Due to the coronavirus (COVID-19) pandemic, Congress has made several changes in the tax laws governing retirement accounts. These changes make it easier to take money out of--or keep money in--retirement accounts without incurring IRS penalties. Americans have over $30 trillion socked away in these accounts so these changes can help them weather the financial storm unleashed by the coronavirus.
If you have a traditional IRA, SEP-IRA, SIMPLE IRA, 401(k), 403(b), or 457(b) retirement plan, you have to withdraw a minimum amount each year once you turn 72. This is called the required minimum distribution, RMD for short. The deadline for taking RMDs is December 31 each year.
The minimum amount you must withdraw is based on your life expectancy and that of a beneficiary. IRS tables show you how much you must withdraw. If you fail to take your RMD, the IRS charges you a penalty equal to half (50%) of your RMD. This is one of the biggest of all IRS penalties.
Most people 72 and over who have retirement accounts--more than 80%--take out more than the amount of their RMD every year. They need the money to live on. However, with historic declines in the stock market and other investments, you might not want to take your RMD at all in 2020 in the hope that your retirement investments will rebound in value in 2021.
Fortunately, Congress has acted to allow you to do just that. The recently enacted Coronavirus Aid Relief and Economic Security Act (CARES Act) allows people 72 and over to suspend their RMDs for one year. In other words, you can delay taking your RMD until 2021. The one-year delay applies to both 2019 RMDs that needed to be taken by April 1, 2020 and 2020 RMDs.
What if you already took your 2020 RMD? You can't put the money back in the same account. However, if you put the money into a new IRA within 60 days, the amount won't be taxable. This is called an IRA rollover.
The CARES Act also provides tax relief if you need to take money out of your retirement account and are under 59.5 years of age. Ordinarily, you have to pay a 10% penalty if you take the money out before you reach age 59.5—this is on top of paying ordinary income tax on the withdrawal.
The CARES Act permits you to take a "coronavirus-related distribution" of up to $100,000 in 2020 without paying the penalty. You can take such a penalty-free distribution if:
All retirement accounts fall under this rule: IRAs, Roth IRAs, SEP IRAs, SIMPLE IRAs, 401(k)s, pension plans, 457 plans, and 403(b) plans.
Most Americans under 59.5 who have been affected by the coronavirus pandemic will qualify for such penalty relief. Moreover, you don't have to provide a doctor's note or other proof to your plan administrator—a certification made by you is sufficient.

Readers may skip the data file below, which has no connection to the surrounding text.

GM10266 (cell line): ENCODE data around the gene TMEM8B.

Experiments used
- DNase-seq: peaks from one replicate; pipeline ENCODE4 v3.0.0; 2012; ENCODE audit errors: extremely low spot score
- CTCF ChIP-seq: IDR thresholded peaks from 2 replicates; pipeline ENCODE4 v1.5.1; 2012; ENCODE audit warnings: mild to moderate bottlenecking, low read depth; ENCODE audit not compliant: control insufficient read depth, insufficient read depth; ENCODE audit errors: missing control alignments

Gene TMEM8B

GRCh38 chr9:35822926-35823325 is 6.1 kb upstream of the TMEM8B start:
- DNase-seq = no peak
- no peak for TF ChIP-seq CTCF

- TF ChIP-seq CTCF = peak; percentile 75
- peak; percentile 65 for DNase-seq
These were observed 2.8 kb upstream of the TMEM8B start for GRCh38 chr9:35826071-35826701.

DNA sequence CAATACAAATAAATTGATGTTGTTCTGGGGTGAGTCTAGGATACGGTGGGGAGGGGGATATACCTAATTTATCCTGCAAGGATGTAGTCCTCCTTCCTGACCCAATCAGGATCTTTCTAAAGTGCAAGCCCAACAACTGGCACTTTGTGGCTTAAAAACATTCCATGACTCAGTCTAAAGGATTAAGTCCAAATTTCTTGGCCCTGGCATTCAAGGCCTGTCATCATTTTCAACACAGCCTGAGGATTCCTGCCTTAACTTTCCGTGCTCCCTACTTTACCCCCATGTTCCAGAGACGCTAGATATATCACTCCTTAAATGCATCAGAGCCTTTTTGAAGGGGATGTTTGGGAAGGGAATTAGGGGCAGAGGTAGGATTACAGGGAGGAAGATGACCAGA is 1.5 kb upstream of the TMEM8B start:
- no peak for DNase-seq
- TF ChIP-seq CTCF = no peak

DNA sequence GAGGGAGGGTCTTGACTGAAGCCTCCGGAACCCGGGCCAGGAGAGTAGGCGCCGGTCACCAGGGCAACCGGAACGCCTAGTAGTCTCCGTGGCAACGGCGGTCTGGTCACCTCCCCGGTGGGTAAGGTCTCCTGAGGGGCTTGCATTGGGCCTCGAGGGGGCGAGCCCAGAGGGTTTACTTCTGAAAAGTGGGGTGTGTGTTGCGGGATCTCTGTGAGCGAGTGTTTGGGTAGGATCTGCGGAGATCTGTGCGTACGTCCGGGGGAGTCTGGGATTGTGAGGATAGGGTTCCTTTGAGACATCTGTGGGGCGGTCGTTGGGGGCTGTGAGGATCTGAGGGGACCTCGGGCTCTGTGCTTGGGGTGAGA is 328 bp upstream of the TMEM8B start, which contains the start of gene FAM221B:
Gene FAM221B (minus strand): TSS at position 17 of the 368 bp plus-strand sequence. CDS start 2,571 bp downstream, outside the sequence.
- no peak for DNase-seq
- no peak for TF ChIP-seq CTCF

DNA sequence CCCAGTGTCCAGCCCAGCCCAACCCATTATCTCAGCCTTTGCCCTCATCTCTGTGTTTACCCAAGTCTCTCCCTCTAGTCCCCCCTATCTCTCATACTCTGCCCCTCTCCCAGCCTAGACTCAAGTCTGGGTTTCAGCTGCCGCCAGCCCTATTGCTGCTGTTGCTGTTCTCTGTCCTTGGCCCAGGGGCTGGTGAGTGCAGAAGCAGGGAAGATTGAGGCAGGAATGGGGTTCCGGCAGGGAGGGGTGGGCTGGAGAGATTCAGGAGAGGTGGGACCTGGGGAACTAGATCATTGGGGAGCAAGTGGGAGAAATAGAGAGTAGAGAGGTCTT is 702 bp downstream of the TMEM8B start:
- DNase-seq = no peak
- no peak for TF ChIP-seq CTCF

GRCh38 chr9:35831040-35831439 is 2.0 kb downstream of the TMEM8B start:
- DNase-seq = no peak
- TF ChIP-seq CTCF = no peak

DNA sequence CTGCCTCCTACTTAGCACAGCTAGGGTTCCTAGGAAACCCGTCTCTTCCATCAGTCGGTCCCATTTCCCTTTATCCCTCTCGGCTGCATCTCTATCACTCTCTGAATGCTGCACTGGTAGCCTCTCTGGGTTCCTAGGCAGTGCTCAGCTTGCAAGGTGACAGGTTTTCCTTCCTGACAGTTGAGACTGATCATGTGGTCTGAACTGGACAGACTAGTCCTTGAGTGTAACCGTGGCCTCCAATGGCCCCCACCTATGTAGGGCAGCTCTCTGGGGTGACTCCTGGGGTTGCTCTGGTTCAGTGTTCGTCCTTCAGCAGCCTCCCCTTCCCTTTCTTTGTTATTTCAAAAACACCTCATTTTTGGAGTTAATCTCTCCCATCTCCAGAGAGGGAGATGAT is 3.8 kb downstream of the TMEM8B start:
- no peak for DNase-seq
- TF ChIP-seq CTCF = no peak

You must still pay regular income tax on such a distribution, but you have three years to do so, instead of the normal one year. The repayment period begins in 2020. However, if you repay the entire amount you withdraw within three years, you don't have to pay any tax at all on the distribution. You can make multiple payments over the three years or a single payment at any time. If you do this, your withdrawal is in effect an interest-free loan.
If you have a 401(k), solo 401(k), or 403(b) retirement plan, you may be allowed to borrow money from it. Check with your plan administrator to make sure. Note that you are not allowed to borrow from an IRA or SEP-IRA.
Borrowing from a retirement account can be an attractive option because you need pay no income tax on the loan as long as you pay it back within five years. You must also pay interest on the loan (the interest goes into your retirement account). You need to make your loan payments at least quarterly in substantially equal amounts. If you don't pay the loan back on time, it's treated as a distribution and you'll have to pay income tax on it and any applicable penalties.
There is an annual limit on how much you can borrow. The normal rule is that you can borrow up to 50% of your vested account balance up to $50,000. The CARES Act has increased this amount to $100,000 until September 23, 2020 and removed the 50% of account balance limitation. Thus, for example, if you have $100,000 in your 401(k), you can borrow $100,000. If you have $200,000, you can borrow $100,000. If you have $50,000, you can borrow $50,000. You can take as many loans as you want as long as the total doesn't exceed $100,000.
You qualify for the $100,000 loan limit if you've suffered adverse financial consequences from the coronavirus pandemic. This is identical to the rule for making penalty-free early withdrawals described above.